The cynical subject is quite aware of the distance between the ideological mask and the social reality, but he none the less still insists upon the mask. The formula… would then be: ‘they know very well what they are doing, but still, they are doing it’. Cynical reason is no longer naïve, but is a paradox of an enlightened false consciousness: one knows the falsehood very well, one is well aware of a particular interest hidden behind an ideological universality, but still one does not renounce it. (Žižek 1989:25–26).

We propose, therefore, that the film school described above can be thought as part of a global trend, of a type of aesthetics that reveals a questionable but inevitable social order. This aesthetics of cynicism uncovers a state of malaise through the films’ content, it makes the cinematographic image reflexive, but without ever reaching its goal: a cynicism that is not presented in the characters’ damaged lives but in the very architecture of the film. Thus, we dare to refuse the apparatus of ideological criticism as a suitable device for the analysis of capitalist realism, suggesting instead a three-level strategy of discussion: (1) develop an awareness of the material operations that made possible the construction of the films instead of continuing with a deconstruction of the ideological discourse underlying them; (2) how to think of another possible world without renouncing realism? What would be our place of enunciation? Following Gilles Deleuze’ reflections (1996), we say that we should modify our point of view: from the periphery towards the center, instead of insisting on the centrifugal tendency enunciated from the point of view of subjective intimacy. (3) And finally, taking Sigfried Kracauer's studies on German people’s anxieties (1970), portrayed in the expressionist cinema of the Weimar Republic, we are encouraged to argue that the narcotic experience of alienation and detachment from social reality of this film school was a crucial catalyst for the so-called ‘estallido social’ (social uprising) that hit Chile in October 2019.


Azalbert, Nicolas. 2005. “Nouveaux Espoirs Chiliens.” Cahiers Du Cinéma (604):60–62.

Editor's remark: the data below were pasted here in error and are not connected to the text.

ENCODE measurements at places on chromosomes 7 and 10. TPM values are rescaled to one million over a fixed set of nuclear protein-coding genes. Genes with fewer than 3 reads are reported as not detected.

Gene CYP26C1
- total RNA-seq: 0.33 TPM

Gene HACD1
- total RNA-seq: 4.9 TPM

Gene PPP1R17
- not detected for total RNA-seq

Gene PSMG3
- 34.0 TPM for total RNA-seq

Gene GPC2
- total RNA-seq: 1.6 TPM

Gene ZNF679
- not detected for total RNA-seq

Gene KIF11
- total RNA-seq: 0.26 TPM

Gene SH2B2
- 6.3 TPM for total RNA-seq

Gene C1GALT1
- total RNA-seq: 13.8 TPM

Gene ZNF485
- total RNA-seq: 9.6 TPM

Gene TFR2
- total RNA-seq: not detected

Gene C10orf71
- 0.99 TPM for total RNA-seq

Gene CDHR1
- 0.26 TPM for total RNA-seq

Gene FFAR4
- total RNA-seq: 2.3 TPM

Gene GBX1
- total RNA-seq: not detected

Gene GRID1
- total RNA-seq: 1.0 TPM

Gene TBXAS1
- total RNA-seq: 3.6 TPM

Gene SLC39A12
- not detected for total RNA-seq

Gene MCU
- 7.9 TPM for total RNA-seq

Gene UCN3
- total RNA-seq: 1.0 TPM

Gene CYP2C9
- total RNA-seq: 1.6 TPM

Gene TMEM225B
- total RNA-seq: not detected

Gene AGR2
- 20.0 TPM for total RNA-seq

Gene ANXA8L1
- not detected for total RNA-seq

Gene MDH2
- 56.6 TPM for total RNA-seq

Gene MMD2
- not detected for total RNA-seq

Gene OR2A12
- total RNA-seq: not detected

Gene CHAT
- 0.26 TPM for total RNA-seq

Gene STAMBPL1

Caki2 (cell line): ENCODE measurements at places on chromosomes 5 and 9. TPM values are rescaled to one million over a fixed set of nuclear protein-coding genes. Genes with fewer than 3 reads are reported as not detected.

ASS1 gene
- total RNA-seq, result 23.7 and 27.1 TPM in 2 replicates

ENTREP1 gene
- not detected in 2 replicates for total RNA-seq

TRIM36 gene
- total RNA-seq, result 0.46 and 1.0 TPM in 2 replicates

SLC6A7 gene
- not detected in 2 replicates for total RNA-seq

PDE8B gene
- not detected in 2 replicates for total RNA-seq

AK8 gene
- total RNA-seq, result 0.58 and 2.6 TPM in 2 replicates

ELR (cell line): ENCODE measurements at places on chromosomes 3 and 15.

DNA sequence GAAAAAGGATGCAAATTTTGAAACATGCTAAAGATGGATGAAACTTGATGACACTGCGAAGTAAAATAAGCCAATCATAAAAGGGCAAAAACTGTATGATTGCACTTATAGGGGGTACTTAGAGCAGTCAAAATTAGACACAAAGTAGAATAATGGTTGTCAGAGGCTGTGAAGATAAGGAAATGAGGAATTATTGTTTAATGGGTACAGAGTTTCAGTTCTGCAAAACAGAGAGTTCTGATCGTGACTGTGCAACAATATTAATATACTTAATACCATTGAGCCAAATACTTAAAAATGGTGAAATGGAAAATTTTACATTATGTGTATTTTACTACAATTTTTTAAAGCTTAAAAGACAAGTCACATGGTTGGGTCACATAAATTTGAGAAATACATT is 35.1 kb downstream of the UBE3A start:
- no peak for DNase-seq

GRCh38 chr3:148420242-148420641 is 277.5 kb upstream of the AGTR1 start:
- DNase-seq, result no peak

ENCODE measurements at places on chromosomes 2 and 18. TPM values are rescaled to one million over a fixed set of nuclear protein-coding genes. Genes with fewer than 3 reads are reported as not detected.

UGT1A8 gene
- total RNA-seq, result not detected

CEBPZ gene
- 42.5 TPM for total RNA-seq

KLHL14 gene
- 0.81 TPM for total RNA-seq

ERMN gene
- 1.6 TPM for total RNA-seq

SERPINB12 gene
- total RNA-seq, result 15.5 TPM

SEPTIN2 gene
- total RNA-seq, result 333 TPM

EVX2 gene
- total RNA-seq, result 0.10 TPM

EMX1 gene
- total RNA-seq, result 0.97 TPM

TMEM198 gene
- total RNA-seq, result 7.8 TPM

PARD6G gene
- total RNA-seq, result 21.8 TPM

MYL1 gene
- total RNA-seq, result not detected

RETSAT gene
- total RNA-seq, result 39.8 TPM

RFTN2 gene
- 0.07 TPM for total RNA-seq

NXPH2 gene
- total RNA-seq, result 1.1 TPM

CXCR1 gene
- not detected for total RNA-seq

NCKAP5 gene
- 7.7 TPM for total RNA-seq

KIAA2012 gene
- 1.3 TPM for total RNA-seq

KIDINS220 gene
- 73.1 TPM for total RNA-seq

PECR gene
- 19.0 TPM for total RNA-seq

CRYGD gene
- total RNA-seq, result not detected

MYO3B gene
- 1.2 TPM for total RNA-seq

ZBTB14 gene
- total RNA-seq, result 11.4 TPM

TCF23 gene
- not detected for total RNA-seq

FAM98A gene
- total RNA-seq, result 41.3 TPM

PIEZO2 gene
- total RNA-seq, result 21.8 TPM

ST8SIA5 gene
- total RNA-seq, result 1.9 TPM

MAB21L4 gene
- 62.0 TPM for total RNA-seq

Kracauer, Siegfried. 1970. From Caligari to Hitler: A Psychological History of the German Film. Princeton: Princeton University Press.

Marx, Karl and Friedrich Engels. 1975. The Holy Family. Moscow: Progress Publishers.

Sloterdijk, Peter. 1987. Critique of Cynical Reason. Minneapolis: University of Minnesota Press.

Žižek, Slavoj. 1989. The Sublime Object of Ideology. London: Verso.


Larraín, Pablo. 2019. "El realismo en el cine es una ilusión". La Tercera. Retrieved December 06, 2020 from

Lelio, Sebastián. 2009. “Por Piñera no voto ni cagando”. The Clinic Online. Retrieved December 07, 2020 from


Bize, Matías. 2005. In Bed. Chile. Ceneca Producciones – CMW Film Company – Filmstiftung Nordrhein-Westfalen. 84 min.

Deleuze, Gilles. 1996. L’Abécédaire de Gilles Deleuze avec Claire Parnet. Francia. Vidéo Editions Montparnasse. 453 min.

Fuguet, Alberto. 2010. Velódromo. Chile. Cinépata. 111 min.

Larraín, Pablo. 2012. No. Chile. Fábula. 118 min.

Bize, Matías. 2005. In Bed. Chile. Ceneca Producciones – CMW Film Company – Filmstiftung Nordrhein-Westfalen. 84 min.

Lelio, Sebastián. 2005. The sacred family. Chile. Horamágica, Zoofilmes, Bixo. 99 min.

Lelio, Sebastián. 2009. Navidad. Chile. Horamágica–Divine Productions. 99 min.

Scherson, Alicia. 2005. Play. Chile. Parox, La Ventura, Morocha Films y Paraíso. 105 min.